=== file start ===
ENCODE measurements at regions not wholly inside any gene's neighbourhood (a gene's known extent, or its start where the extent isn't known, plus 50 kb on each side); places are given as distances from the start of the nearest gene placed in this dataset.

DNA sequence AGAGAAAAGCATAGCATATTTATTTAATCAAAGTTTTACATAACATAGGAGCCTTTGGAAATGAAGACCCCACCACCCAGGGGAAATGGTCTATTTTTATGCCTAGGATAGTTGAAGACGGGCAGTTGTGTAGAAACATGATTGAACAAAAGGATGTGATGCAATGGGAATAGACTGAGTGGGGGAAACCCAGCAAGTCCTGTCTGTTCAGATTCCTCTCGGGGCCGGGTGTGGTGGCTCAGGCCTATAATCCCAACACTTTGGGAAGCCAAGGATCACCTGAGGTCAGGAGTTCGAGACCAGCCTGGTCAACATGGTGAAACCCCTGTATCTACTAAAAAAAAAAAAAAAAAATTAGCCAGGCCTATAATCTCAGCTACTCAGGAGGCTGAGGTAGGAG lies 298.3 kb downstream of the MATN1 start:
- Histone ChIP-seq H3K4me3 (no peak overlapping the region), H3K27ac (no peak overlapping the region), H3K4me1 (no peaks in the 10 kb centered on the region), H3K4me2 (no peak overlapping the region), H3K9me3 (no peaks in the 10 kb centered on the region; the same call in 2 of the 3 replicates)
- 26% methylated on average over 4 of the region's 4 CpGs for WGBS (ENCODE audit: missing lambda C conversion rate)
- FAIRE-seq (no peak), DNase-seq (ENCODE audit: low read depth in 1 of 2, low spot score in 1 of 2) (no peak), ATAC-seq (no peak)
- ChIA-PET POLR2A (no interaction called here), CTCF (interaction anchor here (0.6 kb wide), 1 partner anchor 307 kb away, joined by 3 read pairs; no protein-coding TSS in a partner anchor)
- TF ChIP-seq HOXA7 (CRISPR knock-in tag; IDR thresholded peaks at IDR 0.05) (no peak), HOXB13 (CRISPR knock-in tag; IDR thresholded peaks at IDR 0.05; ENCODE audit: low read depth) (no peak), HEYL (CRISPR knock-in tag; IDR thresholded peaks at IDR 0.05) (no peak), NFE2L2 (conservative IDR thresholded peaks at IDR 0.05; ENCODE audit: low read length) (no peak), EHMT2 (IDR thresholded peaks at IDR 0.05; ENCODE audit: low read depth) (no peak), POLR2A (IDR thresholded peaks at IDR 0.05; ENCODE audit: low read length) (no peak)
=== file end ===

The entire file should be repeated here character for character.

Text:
ENCODE measurements at regions not wholly inside any gene's neighbourhood (a gene's known extent, or its start where the extent isn't known, plus 50 kb on each side); places are given as distances from the start of the nearest gene placed in this dataset.

DNA sequence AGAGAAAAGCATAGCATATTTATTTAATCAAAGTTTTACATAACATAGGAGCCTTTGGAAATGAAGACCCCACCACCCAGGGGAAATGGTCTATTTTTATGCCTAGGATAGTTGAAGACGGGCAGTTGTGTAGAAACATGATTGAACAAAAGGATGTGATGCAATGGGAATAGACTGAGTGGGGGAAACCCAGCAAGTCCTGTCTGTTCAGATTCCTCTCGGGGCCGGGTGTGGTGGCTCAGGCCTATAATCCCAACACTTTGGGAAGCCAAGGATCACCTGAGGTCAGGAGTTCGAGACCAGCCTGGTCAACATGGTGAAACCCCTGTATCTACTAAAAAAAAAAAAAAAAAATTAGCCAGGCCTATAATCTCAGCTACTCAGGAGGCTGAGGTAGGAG lies 298.3 kb downstream of the MATN1 start:
- Histone ChIP-seq H3K4me3 (no peak overlapping the region), H3K27ac (no peak overlapping the region), H3K4me1 (no peaks in the 10 kb centered on the region), H3K4me2 (no peak overlapping the region), H3K9me3 (no peaks in the 10 kb centered on the region; the same call in 2 of the 3 replicates)
- 26% methylated on average over 4 of the region's 4 CpGs for WGBS (ENCODE audit: missing lambda C conversion rate)
- FAIRE-seq (no peak), DNase-seq (ENCODE audit: low read depth in 1 of 2, low spot score in 1 of 2) (no peak), ATAC-seq (no peak)
- ChIA-PET POLR2A (no interaction called here), CTCF (interaction anchor here (0.6 kb wide), 1 partner anchor 307 kb away, joined by 3 read pairs; no protein-coding TSS in a partner anchor)
- TF ChIP-seq HOXA7 (CRISPR knock-in tag; IDR thresholded peaks at IDR 0.05) (no peak), HOXB13 (CRISPR knock-in tag; IDR thresholded peaks at IDR 0.05; ENCODE audit: low read depth) (no peak), HEYL (CRISPR knock-in tag; IDR thresholded peaks at IDR 0.05) (no peak), NFE2L2 (conservative IDR thresholded peaks at IDR 0.05; ENCODE audit: low read length) (no peak), EHMT2 (IDR thresholded peaks at IDR 0.05; ENCODE audit: low read depth) (no peak), POLR2A (IDR thresholded peaks at IDR 0.05; ENCODE audit: low read length) (no peak)